When did Indiana State Police Sgt. John Perrine know he'd truly gone viral?

When one of his former players from his days of coaching high school basketball told him he was on the WorldStarHipHop Instagram page.

"I've been getting messages all weekend ... one of the funniest messages I got was from one of the kids I used to coach who is now in college, and he sent me a text last night saying, 'Coach, you're too old to know how awesome it is that your video made WorldStar.' And he's right. I have no idea what that is," Perrine laughed Monday morning. "But to that younger generation, that's big stuff. And it's kind of cool that I'm able to tap into that younger generation with a simple video."

As of Monday morning, Perrine's original lighthearted clip urging motorists to use their turn signals that went live early Friday had been viewed more than 11.4 million times on Facebook. That doesn't include the millions of other views pouring in from all of the other sites that have shared it, including the more than 1.2 million times it has been viewed on the aforementioned WorldStarHipHop account.

In the video that runs just more than a minute, Perrine jokingly talks about an "incredible safety feature" with the power to also quell road rage. Then he proceeds to tell people about the tried-and-true turn signal, something that many drivers neglect when switching lanes or making turns.

One of the best lines in the clip comes about halfway through when he warns people that to use the turn signal, they have to put down their cellphone or coffee.

He said the idea to do the video has been in his head for a while, and with Friday being such a beautiful day, he decided to grab his smartphone and start recording on a whim. Days later, the views on his spur-of-the-moment post keep rolling in from around the globe.

"I never expected it to go far," Perrine said. "So it's been pretty incredible, and what I've learned is that this appears to be a problem not only in the United States, but around the world. I've gotten feedback and messages from China, South Africa, Australia, New Zealand. A lot of people in the U.K. have reached out ... and its pretty incredible to see that. I hit a sensitive topic and I think a lot of people can relate."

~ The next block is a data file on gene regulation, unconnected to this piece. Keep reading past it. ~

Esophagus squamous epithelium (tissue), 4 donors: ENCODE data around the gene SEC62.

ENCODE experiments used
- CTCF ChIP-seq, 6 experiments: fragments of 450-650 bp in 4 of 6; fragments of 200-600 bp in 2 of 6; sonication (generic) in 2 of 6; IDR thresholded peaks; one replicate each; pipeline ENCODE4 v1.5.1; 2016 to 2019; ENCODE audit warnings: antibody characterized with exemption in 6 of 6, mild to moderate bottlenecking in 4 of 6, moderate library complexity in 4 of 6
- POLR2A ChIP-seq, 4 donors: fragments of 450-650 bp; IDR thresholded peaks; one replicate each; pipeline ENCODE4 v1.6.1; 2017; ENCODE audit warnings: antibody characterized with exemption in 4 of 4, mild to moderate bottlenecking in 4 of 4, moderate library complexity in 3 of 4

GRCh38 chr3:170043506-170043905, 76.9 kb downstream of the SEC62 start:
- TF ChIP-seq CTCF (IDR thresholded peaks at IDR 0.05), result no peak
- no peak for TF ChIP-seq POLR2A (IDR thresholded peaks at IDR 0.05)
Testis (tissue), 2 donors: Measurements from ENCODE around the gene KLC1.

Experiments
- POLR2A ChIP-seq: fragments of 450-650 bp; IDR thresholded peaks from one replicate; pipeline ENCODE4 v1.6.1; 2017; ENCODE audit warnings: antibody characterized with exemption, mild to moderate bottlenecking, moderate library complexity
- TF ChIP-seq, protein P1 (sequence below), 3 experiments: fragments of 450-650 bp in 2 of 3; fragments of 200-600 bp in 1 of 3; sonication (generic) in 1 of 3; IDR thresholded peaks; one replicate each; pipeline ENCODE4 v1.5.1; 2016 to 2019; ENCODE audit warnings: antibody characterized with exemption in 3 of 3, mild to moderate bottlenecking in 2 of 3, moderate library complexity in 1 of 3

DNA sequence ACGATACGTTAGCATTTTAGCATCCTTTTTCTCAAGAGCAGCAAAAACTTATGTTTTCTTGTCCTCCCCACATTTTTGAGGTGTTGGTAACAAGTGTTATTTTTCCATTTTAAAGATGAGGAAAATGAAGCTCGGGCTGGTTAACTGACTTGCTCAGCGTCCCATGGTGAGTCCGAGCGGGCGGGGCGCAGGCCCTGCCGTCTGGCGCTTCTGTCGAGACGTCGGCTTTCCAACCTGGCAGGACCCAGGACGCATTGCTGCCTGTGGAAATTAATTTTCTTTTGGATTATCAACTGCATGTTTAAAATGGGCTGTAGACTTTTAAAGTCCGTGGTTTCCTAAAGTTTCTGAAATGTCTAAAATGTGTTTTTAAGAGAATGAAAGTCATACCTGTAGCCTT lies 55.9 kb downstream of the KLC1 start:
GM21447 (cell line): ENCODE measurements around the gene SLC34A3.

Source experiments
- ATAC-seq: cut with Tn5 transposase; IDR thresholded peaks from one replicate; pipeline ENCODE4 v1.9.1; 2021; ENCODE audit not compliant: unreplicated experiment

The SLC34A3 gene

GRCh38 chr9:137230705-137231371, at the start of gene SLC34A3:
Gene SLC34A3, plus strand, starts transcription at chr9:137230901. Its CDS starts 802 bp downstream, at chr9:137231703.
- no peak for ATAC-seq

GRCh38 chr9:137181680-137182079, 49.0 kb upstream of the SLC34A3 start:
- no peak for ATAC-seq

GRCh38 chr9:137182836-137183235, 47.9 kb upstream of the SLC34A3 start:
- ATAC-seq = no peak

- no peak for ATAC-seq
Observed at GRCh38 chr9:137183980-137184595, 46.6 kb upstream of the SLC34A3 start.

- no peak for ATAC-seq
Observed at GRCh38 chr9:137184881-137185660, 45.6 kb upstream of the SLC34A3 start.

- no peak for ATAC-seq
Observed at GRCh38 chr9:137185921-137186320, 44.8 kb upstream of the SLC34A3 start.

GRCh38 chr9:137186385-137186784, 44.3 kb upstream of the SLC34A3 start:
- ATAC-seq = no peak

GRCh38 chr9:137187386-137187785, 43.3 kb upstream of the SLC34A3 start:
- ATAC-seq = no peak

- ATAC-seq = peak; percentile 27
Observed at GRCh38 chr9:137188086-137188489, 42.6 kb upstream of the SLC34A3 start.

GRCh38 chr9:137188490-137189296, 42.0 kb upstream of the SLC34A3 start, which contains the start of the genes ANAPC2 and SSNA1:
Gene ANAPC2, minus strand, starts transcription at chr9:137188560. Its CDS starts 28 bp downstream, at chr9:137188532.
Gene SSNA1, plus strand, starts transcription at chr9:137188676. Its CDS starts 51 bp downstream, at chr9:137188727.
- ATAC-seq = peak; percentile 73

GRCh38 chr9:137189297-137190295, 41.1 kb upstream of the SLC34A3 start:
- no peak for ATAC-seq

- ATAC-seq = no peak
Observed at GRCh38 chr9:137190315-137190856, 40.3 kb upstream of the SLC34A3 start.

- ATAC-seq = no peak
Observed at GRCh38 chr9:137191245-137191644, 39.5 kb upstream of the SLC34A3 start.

The video is just the latest social media win for Perrine, who became the District 52 (Indianapolis) Public Information Office about a year ago. He recently talked to IndyStar about his fire emoji game and how it has inspired other area first responders. He gives much of the credit for his online approach to a host of great mentors, but he has created his own unique voice on Facebook and Twitter.

Perrine said that his honest and sometimes humorous approach has led to the forging of stronger bonds between himself and members of the community. In his opinion, that connection will lead to safer communities in the long run.

His goal is to show citizens that he, and all other officers of the law, are real people, people you can trust and approach like you would any other person.

"When I took this PIO job, it was important for me to create and improve the bond that police officers have with their communities, and I think that by showing the human side of this job, I've accomplished that," he said. "And it is really neat when I meet people and they don't recognize me from any of the work that I've done in the media. They say, 'Hey, you're the Twitter guy!' And that means a lot to me because that means my messages are getting out there and being recognized."

The craziest part about the seemingly overnight spread of the video? The clip almost didn't get posted.

"After I filmed it, I brought it in and showed a couple of other sergeants who were here at the post, and one said he didn't think it was the right message because he felt it was a little condescending," he said. "Another sergeant said, 'That's great. Put it out there. It's hilarious!'"

In the end, the approval and excitement from ISP Capt. Dave Bursten and his commander, Lt. Jeff Payne, made the publication of the clip possible.

New videos are very possible, but Perrine said he has no plans of making something forced to ride his current viral wave.

"I've gotten a lot of suggestions for videos people want to see next, but it has got to be something that comes form the heart, and I think that was what made the video what it is. I was speaking as just a human being," he said. "I am a police officer, but I didn't say anything that most people don't think."

Follow Justin L. Mack on Twitter: @justinlmack